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Inserting EPS images into Office documents

(17 April 2018)

Once this month’s Microsoft updates are applied to your computer next Thursday, 26 April, you will no longer be able to insert EPS image files into Office documents. This is a change Microsoft has made because of a security vulnerability in EPS files and it applies to all Windows-based versions of Office. If you would like to know more about the change and the type of files you can use instead, please read on.

Why has this change been made?

Microsoft has removed the ability to embed EPS files in Office documents because they think the vulnerability to malicious attacks via this file type is too great.

Which versions of Office does it apply to?

The change applies to Office 2016, Office 2013, Office 2010 and Office 365. It does not apply to Office for Mac 2011 or Office 2016 for Mac.

What will happen if I try to insert an EPS?

If you attempt to insert an EPS file into an Office document, you’ll only get an image placeholder with a message that says the picture can’t be displayed.

What type of image can I use instead?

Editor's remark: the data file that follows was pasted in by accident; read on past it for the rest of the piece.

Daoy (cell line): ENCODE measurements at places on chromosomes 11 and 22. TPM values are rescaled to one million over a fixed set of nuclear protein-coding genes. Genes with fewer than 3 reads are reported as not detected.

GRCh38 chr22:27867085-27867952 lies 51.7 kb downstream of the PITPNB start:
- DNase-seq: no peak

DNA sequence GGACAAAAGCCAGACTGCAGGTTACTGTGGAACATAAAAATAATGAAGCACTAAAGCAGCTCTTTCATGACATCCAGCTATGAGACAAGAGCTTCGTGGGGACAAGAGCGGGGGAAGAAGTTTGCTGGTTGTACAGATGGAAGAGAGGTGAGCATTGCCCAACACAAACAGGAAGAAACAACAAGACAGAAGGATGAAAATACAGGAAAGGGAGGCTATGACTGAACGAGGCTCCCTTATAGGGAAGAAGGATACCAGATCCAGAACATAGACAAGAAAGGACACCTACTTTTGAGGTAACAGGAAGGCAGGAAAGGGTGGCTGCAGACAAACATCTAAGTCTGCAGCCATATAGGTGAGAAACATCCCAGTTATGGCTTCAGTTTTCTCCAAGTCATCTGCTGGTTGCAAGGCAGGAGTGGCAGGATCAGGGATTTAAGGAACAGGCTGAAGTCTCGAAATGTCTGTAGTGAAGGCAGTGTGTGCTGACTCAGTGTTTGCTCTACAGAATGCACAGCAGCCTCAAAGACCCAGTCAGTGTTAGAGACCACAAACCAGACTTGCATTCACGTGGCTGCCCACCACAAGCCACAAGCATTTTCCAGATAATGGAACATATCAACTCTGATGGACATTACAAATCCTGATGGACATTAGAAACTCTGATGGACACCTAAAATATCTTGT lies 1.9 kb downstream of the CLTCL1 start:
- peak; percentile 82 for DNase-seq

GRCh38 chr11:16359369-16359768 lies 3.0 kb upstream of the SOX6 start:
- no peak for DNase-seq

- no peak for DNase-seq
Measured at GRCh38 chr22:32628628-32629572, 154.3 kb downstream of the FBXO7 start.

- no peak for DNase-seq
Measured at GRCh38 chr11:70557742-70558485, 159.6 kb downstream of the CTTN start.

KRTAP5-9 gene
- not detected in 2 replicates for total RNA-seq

In Office documents you usually just need a basic image type such as a JPG to display a picture. To see a full list of image types that are supported in Office documents, see this helpful article from Microsoft: https://support.office.com/en-us/article/support-for-eps-images-has-been-turned-off-in-office-a069d664-4bcf-415e-a1b5-cbb0c334a840

How can I convert an EPS file into a different format?

If you have a graphics application such as Adobe Illustrator, you can open an EPS file in it and save or export the file to a different format.

You can also use an online conversion tool such as CloudConvert.com or Convertio.co

Once you've converted the file to a compatible format for Office and saved it to your computer, simply insert it in your document as usual.

Have something to include?

Please liaise with the designated contact for your department or college. For further guidance, email dialogue@durham.ac.uk

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